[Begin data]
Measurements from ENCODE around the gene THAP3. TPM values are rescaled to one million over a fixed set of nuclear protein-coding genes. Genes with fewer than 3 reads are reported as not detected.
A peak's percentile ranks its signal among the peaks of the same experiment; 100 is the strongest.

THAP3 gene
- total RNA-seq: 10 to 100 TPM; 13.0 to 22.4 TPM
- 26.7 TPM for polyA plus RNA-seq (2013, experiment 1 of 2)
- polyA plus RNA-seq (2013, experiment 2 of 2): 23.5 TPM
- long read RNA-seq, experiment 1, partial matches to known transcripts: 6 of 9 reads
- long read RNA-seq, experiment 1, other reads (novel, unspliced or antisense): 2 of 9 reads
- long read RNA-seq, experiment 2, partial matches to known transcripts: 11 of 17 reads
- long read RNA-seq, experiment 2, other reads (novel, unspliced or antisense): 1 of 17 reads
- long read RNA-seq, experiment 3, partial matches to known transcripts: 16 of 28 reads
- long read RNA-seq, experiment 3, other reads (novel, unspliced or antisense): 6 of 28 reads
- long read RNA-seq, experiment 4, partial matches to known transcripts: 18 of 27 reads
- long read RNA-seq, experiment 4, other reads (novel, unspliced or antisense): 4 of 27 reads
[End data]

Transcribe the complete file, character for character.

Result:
Measurements from ENCODE around the gene THAP3. TPM values are rescaled to one million over a fixed set of nuclear protein-coding genes. Genes with fewer than 3 reads are reported as not detected.
A peak's percentile ranks its signal among the peaks of the same experiment; 100 is the strongest.

THAP3 gene
- total RNA-seq: 10 to 100 TPM; 13.0 to 22.4 TPM
- 26.7 TPM for polyA plus RNA-seq (2013, experiment 1 of 2)
- polyA plus RNA-seq (2013, experiment 2 of 2): 23.5 TPM
- long read RNA-seq, experiment 1, partial matches to known transcripts: 6 of 9 reads
- long read RNA-seq, experiment 1, other reads (novel, unspliced or antisense): 2 of 9 reads
- long read RNA-seq, experiment 2, partial matches to known transcripts: 11 of 17 reads
- long read RNA-seq, experiment 2, other reads (novel, unspliced or antisense): 1 of 17 reads
- long read RNA-seq, experiment 3, partial matches to known transcripts: 16 of 28 reads
- long read RNA-seq, experiment 3, other reads (novel, unspliced or antisense): 6 of 28 reads
- long read RNA-seq, experiment 4, partial matches to known transcripts: 18 of 27 reads
- long read RNA-seq, experiment 4, other reads (novel, unspliced or antisense): 4 of 27 reads